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Two Aspirins and a Comedy: How Television Can Enhance Health and Society (Paperback)
  • Two Aspirins and a Comedy: How Television Can Enhance Health and Society (Paperback)
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Two Aspirins and a Comedy: How Television Can Enhance Health and Society (Paperback)

(author)
£41.99
Paperback 336 Pages / Published: 28/07/2006
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"An extraordinary book which makes a vital contribution to our understanding of the potential power for healing and goodness in 'television entertainment'." Arlie Hochschild, author of The Time Bind (2001) "Despite the light title, this is a serious book about the healing possibilities of television. ! Provocative and enlightening." Beth Montemurro, Penn State University Can television be a positive force in society? Can socially conscious entertainment change the world? Two Aspirins and Comedy arrives at surprising and unconventional answers to these questions. Metta Spencer delves deep into the significance and power of entertainment as a means to influence society. She finds current examples of socially constructive television and demonstrates how mass entertainment can better use its power to positively influence society. In a climate where television is often a culprit for society's woes, Spencer casts a redemptive eye on the medium. She asserts that television, like other fictional landscapes, offers invaluable lessons, emotional bonding and catharsis for a modern society whose members are increasingly isolated.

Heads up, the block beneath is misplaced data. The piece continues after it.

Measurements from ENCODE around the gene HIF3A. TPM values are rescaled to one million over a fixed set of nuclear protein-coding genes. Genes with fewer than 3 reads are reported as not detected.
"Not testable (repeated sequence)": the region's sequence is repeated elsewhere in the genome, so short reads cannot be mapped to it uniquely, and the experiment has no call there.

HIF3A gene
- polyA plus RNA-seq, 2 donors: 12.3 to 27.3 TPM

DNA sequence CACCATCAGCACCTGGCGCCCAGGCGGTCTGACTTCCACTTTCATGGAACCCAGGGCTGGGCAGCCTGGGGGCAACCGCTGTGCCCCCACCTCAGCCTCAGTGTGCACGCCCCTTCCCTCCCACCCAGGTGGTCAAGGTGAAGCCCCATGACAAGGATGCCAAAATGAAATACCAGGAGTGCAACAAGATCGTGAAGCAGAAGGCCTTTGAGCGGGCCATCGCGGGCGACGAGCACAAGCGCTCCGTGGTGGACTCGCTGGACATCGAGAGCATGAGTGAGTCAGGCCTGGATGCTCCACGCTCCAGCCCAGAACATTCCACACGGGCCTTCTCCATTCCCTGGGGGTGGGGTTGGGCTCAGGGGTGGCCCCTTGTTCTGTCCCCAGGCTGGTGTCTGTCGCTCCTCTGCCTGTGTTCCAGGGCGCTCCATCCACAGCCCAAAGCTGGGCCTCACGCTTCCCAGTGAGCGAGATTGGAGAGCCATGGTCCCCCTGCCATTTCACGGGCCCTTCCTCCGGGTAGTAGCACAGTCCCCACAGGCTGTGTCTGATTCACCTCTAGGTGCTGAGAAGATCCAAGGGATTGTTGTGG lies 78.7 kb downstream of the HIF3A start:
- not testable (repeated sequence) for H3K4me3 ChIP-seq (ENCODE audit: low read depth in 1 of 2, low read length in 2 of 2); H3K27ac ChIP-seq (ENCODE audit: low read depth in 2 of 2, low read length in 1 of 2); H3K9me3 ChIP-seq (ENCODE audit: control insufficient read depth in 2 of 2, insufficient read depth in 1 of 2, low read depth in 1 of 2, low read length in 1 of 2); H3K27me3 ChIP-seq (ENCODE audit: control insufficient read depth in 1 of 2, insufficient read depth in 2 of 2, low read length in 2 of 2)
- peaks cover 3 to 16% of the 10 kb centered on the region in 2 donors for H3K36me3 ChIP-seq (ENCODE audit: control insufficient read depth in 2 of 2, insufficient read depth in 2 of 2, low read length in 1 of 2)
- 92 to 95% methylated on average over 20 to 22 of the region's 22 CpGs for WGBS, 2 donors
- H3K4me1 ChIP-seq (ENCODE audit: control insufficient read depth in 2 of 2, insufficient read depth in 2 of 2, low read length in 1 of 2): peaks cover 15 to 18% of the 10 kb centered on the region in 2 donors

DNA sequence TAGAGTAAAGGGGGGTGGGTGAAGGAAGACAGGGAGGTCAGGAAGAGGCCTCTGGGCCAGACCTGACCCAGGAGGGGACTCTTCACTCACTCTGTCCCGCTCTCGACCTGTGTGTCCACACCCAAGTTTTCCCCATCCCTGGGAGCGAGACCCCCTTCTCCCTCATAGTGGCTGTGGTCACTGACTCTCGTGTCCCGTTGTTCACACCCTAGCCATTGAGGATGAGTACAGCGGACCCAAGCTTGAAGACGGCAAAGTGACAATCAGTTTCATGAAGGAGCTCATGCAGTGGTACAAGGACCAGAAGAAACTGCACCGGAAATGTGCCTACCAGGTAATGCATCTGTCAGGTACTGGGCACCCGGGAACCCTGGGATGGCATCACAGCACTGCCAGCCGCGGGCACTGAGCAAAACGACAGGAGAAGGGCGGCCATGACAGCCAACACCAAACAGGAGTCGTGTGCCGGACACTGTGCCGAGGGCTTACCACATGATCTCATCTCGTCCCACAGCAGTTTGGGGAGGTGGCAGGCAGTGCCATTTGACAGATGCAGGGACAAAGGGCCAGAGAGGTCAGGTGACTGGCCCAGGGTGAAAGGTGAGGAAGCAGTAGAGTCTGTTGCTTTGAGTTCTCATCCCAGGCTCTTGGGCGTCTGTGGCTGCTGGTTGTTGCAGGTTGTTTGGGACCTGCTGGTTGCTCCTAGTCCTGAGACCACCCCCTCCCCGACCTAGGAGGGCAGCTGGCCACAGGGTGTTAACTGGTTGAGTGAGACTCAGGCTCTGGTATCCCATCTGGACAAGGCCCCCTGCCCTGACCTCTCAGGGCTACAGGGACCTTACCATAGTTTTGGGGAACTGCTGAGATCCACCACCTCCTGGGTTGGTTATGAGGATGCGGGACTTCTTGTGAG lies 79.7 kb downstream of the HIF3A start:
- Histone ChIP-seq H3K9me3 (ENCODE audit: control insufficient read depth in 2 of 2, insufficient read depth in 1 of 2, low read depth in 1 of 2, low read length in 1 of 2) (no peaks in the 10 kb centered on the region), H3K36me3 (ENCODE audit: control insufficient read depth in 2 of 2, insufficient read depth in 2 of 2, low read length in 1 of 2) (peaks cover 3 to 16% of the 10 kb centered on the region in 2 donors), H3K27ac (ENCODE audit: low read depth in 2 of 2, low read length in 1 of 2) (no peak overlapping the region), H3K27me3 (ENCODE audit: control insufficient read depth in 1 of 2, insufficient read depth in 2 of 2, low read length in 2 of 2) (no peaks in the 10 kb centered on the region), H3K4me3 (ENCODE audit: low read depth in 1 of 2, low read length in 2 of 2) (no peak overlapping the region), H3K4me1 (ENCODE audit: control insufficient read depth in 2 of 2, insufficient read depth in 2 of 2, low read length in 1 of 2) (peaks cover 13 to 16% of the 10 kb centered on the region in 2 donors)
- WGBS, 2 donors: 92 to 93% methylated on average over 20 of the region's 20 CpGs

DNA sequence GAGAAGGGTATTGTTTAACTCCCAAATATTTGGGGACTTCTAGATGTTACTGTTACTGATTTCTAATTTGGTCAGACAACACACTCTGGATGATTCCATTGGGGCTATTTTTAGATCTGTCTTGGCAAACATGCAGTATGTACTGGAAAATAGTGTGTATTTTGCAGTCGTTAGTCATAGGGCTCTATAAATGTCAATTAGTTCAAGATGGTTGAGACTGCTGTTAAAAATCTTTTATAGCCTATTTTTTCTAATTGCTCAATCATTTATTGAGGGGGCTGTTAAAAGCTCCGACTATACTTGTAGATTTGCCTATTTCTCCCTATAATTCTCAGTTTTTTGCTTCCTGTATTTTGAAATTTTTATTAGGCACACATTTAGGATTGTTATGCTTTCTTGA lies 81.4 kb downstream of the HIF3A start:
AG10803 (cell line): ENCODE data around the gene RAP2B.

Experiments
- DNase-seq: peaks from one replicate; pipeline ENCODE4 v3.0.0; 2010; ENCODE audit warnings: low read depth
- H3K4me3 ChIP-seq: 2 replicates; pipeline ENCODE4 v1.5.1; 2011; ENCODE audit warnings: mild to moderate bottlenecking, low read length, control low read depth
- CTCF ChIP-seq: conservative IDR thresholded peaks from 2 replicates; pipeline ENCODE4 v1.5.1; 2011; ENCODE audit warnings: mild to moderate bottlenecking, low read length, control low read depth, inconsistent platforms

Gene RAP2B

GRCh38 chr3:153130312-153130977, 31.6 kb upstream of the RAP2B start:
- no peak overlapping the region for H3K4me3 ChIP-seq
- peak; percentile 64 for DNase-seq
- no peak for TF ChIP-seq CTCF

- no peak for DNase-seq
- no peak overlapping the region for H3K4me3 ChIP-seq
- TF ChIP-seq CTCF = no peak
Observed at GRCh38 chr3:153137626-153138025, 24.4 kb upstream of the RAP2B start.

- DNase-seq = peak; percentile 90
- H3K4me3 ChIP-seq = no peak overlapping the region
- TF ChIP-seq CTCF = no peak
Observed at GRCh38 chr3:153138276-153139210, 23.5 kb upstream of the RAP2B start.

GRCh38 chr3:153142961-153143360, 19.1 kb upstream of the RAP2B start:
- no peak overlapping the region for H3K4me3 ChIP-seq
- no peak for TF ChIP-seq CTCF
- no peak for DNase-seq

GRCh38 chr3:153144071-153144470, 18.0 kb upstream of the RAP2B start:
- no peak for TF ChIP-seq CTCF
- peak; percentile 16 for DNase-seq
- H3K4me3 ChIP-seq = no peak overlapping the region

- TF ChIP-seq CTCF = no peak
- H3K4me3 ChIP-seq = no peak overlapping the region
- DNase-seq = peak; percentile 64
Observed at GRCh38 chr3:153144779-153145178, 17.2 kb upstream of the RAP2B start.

Publisher: Taylor & Francis Ltd
ISBN: 9781594511554
Number of pages: 336
Weight: 454 g
Dimensions: 229 x 152 x 22 mm


MEDIA REVIEWS
"Two Aspirins and a Comedy is best evaluated, perhaps, as sociologically informed social criticism. As such, it has a lot to offer. ... Sociologists trying to understand popular religious discourses in the media will certainly benefit by reading this provocative and insightful book."
-Stephen Harold Riggins, Memorial University of Newfoundland, in Canadian Journal of Sociology

"An extraordinary book which makes a vital contribution to our understanding of the potential power for healing and goodness in 'television entertainment.' Personally I hate the ads, the violence, the speed, the escapism of American television, but I've learned a very great deal from this book about 'the other side' of TV."
-Arlie Hochschild, author of The Time Bind: When Work Becomes Home and Home Becomes Work (Owl Books, 2001)

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